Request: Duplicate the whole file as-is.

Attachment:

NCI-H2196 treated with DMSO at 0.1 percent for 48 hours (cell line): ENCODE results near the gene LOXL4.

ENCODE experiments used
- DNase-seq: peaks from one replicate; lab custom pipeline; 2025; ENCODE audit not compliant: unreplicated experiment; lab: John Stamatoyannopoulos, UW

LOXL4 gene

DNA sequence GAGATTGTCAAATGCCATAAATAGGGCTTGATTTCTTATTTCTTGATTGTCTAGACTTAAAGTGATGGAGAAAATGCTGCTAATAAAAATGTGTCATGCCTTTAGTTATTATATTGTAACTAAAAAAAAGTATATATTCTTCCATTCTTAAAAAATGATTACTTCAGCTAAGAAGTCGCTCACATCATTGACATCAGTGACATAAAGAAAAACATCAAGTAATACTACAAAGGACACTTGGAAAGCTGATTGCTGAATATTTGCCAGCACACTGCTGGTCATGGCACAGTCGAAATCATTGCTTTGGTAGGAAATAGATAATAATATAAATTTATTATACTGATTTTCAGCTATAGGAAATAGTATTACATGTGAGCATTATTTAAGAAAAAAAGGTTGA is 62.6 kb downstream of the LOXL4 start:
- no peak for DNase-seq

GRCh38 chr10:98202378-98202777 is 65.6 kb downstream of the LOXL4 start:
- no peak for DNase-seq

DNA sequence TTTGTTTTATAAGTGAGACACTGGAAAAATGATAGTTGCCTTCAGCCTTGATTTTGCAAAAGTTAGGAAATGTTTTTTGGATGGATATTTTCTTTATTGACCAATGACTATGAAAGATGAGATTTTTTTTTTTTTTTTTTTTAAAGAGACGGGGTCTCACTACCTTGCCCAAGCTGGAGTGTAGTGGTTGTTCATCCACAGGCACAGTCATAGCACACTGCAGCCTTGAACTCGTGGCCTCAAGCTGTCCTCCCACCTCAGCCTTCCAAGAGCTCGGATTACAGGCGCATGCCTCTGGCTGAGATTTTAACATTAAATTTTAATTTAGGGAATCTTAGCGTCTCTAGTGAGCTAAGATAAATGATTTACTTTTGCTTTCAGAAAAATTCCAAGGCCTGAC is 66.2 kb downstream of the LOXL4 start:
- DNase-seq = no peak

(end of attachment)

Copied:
NCI-H2196 treated with DMSO at 0.1 percent for 48 hours (cell line): ENCODE results near the gene LOXL4.

ENCODE experiments used
- DNase-seq: peaks from one replicate; lab custom pipeline; 2025; ENCODE audit not compliant: unreplicated experiment; lab: John Stamatoyannopoulos, UW

LOXL4 gene

DNA sequence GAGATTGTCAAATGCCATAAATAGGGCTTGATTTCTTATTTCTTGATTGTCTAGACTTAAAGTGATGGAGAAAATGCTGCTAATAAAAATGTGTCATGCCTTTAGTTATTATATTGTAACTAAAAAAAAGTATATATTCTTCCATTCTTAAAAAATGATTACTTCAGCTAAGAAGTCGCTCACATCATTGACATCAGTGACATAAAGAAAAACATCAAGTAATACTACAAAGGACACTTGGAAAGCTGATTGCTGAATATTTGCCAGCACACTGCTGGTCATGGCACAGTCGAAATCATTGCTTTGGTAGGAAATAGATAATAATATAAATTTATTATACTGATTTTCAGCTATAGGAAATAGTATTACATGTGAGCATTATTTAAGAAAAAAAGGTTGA is 62.6 kb downstream of the LOXL4 start:
- no peak for DNase-seq

GRCh38 chr10:98202378-98202777 is 65.6 kb downstream of the LOXL4 start:
- no peak for DNase-seq

DNA sequence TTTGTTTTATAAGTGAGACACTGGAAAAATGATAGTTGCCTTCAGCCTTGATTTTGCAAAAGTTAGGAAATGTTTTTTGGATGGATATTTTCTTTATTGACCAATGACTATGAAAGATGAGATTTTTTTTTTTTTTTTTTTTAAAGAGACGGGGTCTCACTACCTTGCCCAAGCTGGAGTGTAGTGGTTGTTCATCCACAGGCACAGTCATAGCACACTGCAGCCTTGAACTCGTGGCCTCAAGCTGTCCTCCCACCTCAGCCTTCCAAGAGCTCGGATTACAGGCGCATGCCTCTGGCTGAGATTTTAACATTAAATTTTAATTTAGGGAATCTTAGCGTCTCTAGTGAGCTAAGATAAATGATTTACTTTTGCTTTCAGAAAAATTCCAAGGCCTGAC is 66.2 kb downstream of the LOXL4 start:
- DNase-seq = no peak